Dunster House Ltd.
Incorporated. 1994
Search results
Rabbit-Welfare / Back

How to Correctly Handle a Rabbit



Most rabbits don’t like to be picked up or held. Their reaction to handling may also depend on previous experiences, so you may need to be patient with your bunny as their confidence in people grows. Learning the correct way to handle a rabbit can help you to build up a relationship with your pet, but it’s crucial that it’s done in the right way so your rabbit doesn’t see you as a threat and get scared. If a rabbit is frightened they may try to jump from your arms to escape and end up falling and fatally injuring themselves. They need time to get used to you handling them and know that they are safe.


How to Lift a RabbitIf your rabbit is frightened at the thought of being picked up, before attempting it, you need to teach them that they can trust you and allow you to touch them. As you stroke your rabbit, or interact with them, try touching the areas of their body (bottom and chest) associated with being picked up, but don’t lift them. Your rabbit will be more relaxed if they know they can get away at any moment. Once they are comfortable with this, you can try lifting your rabbit, placing one hand under their chest, and gradually lifting their front paws up, being sure to keep their back paws on the ground so they feel secure. Don’t rush this step, it may take a few weeks, or even months, to get to a point where your rabbit is comfortable with you lifting them. To fully pick up your rabbit, you will need to place your other hand on their bottom to support the weight. Start by lifting your rabbit only a short way from the ground, or moving them only slightly, gradually increasing the distances that you move them. As they get more used to it, you’ll be able to lift them higher and carry them if needed, without them fearing you. 




Start Early – The earliest you get your rabbit used to human contact, the better it will be, as they will grow up used to it. Rabbits who haven’t had much handling at a young age, or have been roughly handled at some point in their life, may find human contact distressing.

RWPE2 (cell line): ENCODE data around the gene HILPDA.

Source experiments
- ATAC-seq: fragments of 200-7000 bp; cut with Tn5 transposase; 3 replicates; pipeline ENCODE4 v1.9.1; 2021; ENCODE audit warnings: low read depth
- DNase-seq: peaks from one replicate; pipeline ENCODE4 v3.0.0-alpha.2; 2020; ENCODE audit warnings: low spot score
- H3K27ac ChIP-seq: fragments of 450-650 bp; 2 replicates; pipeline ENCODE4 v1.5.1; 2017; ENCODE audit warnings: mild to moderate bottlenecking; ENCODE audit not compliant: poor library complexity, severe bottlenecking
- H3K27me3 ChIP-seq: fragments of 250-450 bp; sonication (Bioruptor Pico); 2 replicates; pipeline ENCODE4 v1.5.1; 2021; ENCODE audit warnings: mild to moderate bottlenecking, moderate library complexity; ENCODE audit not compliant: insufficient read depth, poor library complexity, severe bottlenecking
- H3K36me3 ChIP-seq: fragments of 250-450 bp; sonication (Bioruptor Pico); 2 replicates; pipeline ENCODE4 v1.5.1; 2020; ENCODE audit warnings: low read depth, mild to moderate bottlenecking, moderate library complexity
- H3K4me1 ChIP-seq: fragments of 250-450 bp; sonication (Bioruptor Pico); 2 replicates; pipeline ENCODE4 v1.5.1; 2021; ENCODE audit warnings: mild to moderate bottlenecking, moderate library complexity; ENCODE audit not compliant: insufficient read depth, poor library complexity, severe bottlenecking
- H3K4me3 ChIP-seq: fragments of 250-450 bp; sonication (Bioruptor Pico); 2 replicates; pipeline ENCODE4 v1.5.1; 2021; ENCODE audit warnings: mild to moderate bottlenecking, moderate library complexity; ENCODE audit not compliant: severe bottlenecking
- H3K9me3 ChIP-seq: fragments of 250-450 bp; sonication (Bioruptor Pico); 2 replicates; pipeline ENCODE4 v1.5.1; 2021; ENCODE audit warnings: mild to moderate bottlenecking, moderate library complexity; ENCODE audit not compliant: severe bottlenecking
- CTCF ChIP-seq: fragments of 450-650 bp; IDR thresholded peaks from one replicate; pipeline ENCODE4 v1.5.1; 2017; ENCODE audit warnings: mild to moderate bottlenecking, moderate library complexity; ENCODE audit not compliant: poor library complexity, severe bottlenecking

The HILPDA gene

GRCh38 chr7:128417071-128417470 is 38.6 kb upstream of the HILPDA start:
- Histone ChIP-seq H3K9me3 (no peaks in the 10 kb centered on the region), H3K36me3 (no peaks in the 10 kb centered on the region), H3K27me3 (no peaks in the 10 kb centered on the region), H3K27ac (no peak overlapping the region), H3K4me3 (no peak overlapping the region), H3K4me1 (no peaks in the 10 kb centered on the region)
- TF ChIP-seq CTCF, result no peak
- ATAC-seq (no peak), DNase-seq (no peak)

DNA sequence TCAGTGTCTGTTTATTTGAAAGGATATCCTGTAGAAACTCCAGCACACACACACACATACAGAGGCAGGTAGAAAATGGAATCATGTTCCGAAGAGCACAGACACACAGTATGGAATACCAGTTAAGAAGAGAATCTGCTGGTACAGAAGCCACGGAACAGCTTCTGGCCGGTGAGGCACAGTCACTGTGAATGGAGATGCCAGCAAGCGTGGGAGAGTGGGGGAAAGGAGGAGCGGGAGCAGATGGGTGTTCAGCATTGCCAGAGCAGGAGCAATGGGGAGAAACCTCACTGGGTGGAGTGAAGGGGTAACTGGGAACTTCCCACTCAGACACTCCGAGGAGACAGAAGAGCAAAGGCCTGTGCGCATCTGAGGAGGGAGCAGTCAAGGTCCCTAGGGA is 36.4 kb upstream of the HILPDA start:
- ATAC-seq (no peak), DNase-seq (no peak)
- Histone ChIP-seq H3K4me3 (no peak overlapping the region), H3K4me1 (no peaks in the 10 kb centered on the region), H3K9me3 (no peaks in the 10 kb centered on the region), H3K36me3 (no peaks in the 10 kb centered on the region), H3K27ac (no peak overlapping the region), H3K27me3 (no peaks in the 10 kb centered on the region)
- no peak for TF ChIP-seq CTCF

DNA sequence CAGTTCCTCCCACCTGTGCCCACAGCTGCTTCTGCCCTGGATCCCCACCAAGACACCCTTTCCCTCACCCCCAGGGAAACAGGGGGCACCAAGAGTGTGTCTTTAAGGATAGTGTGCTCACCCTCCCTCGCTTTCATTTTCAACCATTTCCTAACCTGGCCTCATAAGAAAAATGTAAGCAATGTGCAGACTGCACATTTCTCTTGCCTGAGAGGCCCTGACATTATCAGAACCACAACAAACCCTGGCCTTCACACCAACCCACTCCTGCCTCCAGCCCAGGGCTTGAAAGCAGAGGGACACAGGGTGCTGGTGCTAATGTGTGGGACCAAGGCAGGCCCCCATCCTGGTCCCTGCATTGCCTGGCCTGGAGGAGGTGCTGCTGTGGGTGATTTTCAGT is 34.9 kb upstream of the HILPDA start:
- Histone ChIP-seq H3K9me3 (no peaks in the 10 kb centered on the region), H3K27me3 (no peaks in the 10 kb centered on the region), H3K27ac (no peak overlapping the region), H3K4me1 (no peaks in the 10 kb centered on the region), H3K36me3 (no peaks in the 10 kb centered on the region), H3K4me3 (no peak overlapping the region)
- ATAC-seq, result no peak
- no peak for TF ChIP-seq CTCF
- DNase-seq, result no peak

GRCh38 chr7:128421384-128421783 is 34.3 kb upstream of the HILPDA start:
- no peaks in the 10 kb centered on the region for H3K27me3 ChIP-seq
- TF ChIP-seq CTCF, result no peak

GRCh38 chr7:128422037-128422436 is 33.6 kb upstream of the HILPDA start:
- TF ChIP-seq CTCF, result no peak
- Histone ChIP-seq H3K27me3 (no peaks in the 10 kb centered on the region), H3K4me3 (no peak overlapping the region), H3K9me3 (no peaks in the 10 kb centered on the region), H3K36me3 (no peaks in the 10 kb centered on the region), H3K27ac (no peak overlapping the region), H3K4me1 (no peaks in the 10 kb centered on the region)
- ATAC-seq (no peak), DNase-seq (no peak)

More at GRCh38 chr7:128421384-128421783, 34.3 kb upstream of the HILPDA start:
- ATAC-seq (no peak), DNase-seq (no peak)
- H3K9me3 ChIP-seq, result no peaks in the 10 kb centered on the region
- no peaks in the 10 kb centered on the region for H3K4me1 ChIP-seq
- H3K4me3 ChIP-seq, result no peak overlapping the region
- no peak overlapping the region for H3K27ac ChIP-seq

Be Gentle – Create a quiet and calming environment, moving slowly and talking quietly to your rabbit, to avoid startling them.


Get to Their Level – It’s best to pick rabbits up when you’re close to ground level as you’ll be less likely to scare them, and it’s also safer, as it helps prevent them being dropped by accident from a height. It’s advised that any interaction with your bunny takes place down at they’re level, whenever possible.


Make them Feel Relaxed – Cover their eyes (with a towel or in the crook of your arm) whilst being held, being sure you don’t obstruct their nostrils. Reduce stress by using the minimum level of restraint necessary.


Be Safe – Rabbits have fragile spines that can be seriously, or even fatally, damaged if they feel insecure and struggle to get free when held.


Supervise children at all times when they are with the rabbit, and don’t allow them to pick it up.



Never Pick a Rabbit Up By the Ears

Use two hands to lift a rabbit, and hold them gently but firmly, so they can’t leap out of your hands. Place one hand under their chest, and use the other to support their back and hindquarters at all times. You can help them to feel secure by holding all four paws against your body.


Placing a Rabbit Down

Never pick up a rabbit by their ears, legs or tail. It would be extremely stressful and is highly likely to injure them as they react by trying to pull away.


When placing a rabbit back down, always be sure to lower them all the way. Don’t let go too early or allow a rabbit to jump from your arms, as they could land badly and seriously injure themselves.